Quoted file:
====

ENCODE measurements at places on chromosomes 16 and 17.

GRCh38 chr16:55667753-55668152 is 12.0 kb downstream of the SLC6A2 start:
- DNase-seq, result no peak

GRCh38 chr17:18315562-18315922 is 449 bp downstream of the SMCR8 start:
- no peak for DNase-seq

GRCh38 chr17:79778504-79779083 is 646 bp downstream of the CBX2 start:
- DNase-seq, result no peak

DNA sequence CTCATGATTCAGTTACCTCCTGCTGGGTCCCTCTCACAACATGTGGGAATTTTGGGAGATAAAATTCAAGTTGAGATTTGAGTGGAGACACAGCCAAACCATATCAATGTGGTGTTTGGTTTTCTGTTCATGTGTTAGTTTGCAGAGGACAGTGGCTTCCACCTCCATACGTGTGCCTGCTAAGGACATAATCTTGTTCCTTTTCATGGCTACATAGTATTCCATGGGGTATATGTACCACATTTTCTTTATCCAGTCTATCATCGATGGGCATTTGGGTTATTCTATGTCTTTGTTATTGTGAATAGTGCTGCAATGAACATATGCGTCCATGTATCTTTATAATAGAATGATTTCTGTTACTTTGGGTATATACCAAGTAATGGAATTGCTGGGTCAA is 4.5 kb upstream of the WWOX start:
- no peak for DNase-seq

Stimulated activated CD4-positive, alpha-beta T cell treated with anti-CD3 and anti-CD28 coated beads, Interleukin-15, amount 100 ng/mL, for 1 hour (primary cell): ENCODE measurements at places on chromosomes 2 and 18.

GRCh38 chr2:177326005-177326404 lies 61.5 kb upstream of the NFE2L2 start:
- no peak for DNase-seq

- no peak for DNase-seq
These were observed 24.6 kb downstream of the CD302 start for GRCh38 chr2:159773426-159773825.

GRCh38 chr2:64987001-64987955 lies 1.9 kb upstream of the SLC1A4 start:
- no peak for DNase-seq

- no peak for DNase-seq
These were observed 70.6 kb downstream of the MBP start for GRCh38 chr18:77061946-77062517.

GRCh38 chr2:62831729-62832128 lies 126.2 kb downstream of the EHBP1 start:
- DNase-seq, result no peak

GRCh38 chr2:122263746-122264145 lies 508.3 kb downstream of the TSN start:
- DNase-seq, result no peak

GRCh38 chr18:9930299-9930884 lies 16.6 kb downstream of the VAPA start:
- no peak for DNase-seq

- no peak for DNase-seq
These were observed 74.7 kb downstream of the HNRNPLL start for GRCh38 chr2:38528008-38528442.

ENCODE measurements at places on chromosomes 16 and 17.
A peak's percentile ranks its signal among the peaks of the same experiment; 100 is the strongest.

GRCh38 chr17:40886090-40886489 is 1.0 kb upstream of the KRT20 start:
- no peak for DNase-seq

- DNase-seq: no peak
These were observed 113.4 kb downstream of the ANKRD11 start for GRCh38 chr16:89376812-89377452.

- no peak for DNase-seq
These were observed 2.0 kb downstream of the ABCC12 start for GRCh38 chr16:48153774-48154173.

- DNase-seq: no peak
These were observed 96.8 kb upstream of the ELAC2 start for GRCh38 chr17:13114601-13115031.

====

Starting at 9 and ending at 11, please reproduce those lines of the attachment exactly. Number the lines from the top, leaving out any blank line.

- no peak for DNase-seq

Stimulated activated CD4-positive, alpha-beta T cell treated with anti-CD3 and anti-CD28 coated beads, Interleukin-15, amount 100 ng/mL, for 1 hour (primary cell): ENCODE measurements at places on chromosomes 2 and 18.

GRCh38 chr2:177326005-177326404 lies 61.5 kb upstream of the NFE2L2 start: